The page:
One of the most annoying and universal symptoms of Cushing’s is sleepless nights. When I was in the beginning stages of Cushing’s, I would start waking up earlier than my alarm by an hour or so – I would usually get up at 5am, but now I was wide awake at 4am. Then 3:30am. Eventually, it was 1:30am and at some point, I would not be able to fall asleep at all until around 5am.
Why does Cushing’s cause sleeplessness? Cortisol is a steroid produced by the adrenal glands and it is essential for life. It has a huge number of roles (there will be future blog posts on some of it’s other roles), but one of the roles it is best known for it’s role as a stress hormone. Your body instructs the adrenal glands to secrete cortisol when it perceives you are facing some sort of threat. If you ever thought you heard a suspicious noise in your house late at night and worried it was an intruder, that heightened sense of being alert and feeling ready to bolt at a second’s notice is partially due to cortisol.
In a healthy person, cortisol has a diurnal rhythm, as illustrated by the red line in the graph below. Cortisol levels are very low overnight and start increasing right around the time you start waking up. Cortisol peaks in the morning around 8am and then gradually decreases over the rest of the day, reaching it’s lowest point when it is time for you to go to bed. And you thought it was just that pot of coffee you drink that was getting you up, showered, dressed and off to work in the mornings! The pituitary gland, partially through it’s regulation of cortisol, is helping to get you up and going during the day and letting you sleep at night.
If you have Cushing’s, a tumor overrides your pituitary gland’s regulation of cortisol. Tumors don’t have a diurnal rhythm, as illustrated by the blue line in the graph. Tumors don’t care about what the pituitary gland is trying to do. They just spit out hormones whenever they want. As a result, Cushing’s patients often lose their diurnal rhythm. Cortisol levels are high whenever the tumor decides they are going to be high. Cushing’s is like having an intruder knocking things over in your house all night long.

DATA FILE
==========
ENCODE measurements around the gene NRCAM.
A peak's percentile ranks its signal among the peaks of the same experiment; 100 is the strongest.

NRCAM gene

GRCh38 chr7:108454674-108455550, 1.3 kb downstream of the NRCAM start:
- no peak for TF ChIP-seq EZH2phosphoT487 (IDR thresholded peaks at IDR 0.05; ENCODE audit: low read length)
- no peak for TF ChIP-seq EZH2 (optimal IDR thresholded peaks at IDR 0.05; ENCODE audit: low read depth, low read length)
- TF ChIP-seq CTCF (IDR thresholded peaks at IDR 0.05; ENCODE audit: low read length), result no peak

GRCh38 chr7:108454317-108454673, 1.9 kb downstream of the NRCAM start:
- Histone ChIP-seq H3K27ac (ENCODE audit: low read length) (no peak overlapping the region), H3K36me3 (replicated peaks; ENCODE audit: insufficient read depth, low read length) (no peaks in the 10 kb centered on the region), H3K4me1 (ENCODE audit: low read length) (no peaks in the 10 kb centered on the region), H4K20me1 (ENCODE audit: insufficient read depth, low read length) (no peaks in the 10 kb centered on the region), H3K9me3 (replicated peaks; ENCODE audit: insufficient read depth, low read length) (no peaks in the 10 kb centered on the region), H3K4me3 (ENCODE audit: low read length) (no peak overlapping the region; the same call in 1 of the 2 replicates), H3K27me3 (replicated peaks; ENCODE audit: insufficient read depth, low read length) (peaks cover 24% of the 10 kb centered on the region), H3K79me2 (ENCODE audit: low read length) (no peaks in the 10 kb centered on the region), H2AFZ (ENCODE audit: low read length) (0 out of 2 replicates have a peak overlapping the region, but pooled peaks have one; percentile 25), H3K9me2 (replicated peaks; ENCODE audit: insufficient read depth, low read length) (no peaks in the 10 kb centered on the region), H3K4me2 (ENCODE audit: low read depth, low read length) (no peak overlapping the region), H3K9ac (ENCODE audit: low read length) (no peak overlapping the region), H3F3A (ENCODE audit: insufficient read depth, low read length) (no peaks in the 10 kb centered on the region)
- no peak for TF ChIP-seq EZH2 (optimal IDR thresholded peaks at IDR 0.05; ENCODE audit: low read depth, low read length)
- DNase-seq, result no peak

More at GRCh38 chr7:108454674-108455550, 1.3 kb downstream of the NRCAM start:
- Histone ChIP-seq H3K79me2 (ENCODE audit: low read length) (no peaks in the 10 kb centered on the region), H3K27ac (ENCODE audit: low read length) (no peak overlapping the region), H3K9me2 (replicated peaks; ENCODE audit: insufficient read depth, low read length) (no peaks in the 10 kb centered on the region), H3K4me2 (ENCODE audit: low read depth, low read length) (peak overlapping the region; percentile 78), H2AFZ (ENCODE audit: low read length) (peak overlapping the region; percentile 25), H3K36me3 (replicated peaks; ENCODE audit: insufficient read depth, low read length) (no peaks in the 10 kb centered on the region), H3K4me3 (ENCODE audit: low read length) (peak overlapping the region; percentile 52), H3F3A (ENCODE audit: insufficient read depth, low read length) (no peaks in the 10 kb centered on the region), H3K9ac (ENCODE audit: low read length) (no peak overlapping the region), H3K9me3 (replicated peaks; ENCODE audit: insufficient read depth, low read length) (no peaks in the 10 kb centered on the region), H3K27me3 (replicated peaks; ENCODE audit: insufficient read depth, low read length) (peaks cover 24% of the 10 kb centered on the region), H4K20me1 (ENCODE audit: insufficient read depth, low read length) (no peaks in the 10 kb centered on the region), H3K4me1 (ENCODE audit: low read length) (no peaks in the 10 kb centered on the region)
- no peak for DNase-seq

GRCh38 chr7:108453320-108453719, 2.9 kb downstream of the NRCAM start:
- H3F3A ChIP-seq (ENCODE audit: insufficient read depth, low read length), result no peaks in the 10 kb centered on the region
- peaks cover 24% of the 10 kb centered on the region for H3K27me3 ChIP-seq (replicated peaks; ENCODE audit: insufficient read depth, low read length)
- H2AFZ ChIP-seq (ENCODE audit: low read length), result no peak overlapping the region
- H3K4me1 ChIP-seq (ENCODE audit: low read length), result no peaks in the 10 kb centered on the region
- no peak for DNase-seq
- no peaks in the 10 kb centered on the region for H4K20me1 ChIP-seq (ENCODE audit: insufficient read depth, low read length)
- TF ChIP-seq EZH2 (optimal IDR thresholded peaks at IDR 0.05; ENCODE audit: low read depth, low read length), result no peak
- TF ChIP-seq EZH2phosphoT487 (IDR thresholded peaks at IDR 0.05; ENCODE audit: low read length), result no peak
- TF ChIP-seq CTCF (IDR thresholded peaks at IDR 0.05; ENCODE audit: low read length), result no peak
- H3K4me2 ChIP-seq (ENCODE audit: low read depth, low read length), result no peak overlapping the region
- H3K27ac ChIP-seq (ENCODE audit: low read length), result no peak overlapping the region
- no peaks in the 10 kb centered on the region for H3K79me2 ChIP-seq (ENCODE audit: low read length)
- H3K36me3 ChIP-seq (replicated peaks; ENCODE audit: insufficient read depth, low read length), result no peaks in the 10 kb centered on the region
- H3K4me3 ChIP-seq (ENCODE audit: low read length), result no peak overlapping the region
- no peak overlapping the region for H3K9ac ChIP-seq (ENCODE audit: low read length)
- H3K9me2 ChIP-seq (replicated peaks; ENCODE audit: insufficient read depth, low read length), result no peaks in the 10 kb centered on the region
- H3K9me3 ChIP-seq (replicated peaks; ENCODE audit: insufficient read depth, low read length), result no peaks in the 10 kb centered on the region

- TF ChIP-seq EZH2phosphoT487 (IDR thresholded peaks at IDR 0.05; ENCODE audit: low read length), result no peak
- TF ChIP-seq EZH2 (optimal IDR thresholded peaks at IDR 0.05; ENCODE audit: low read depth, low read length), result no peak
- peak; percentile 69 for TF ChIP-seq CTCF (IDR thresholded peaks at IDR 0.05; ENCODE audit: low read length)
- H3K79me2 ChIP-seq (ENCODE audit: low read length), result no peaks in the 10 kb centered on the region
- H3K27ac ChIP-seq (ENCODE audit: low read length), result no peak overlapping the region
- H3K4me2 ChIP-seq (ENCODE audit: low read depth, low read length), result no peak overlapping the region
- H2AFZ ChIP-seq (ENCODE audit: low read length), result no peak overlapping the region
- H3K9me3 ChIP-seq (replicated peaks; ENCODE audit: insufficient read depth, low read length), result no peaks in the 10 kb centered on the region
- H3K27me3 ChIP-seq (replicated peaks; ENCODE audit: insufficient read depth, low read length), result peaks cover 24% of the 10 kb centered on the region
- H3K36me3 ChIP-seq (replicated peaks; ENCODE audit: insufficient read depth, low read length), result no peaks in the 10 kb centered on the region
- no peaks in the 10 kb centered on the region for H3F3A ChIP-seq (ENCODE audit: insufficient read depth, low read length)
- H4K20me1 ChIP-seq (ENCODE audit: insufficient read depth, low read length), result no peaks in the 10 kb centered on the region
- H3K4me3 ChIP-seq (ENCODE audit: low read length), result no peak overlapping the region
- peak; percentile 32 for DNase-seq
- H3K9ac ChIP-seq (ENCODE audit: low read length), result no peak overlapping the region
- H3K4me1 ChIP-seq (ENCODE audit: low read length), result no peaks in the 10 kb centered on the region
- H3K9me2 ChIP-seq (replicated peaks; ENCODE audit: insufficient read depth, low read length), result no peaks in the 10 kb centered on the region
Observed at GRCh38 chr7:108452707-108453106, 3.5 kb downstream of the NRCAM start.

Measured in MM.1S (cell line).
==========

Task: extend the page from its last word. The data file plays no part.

The sleepless nights were really frustrating. I tried all sorts of over-the-counter sleep medications and eventually a prescription one to try and get my body to shut off and sleep. But nothing worked after awhile. At some point, I just gave up and tried to find other ways to entertain myself during these long, wired nights.
Luckily for me, a friend of mine had twins not long after I stopped sleeping altogether on my bad nights. While I don’t wish sleepless nights on anyone (including new mothers), it was a nice time for her and I to interact. She and her husband were taking turns staying up for feedings and during her shift, we could chat over IM without waking anyone else up. We could IM for hours while she fed and changed the twins. It was a perfect way for each of us to have some company and talk about what was going on in her life and mine and I think for both of us it made those long nights a little more tolerable.
Unbeknownst to me at this time, I had my own set of twins. My twins were delivered by a neurosurgeon about three months later. Although my twins will never take their first steps, learn to say “Mommy” or cost me a fortune in college tuition, I am happy to report I have not had a single sleepless night since their birth. Unfortunately, I cannot say the same for my friend.
2 thoughts on “Sleepless Nights with the Twins”
Reblogged this on CushieBlog.
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Nice humor in the ending wrap up. I was fortunate in not experiencing sleepless nights. My sense of humor got me through a lot of the bad times. It’s a great coping mechanism.
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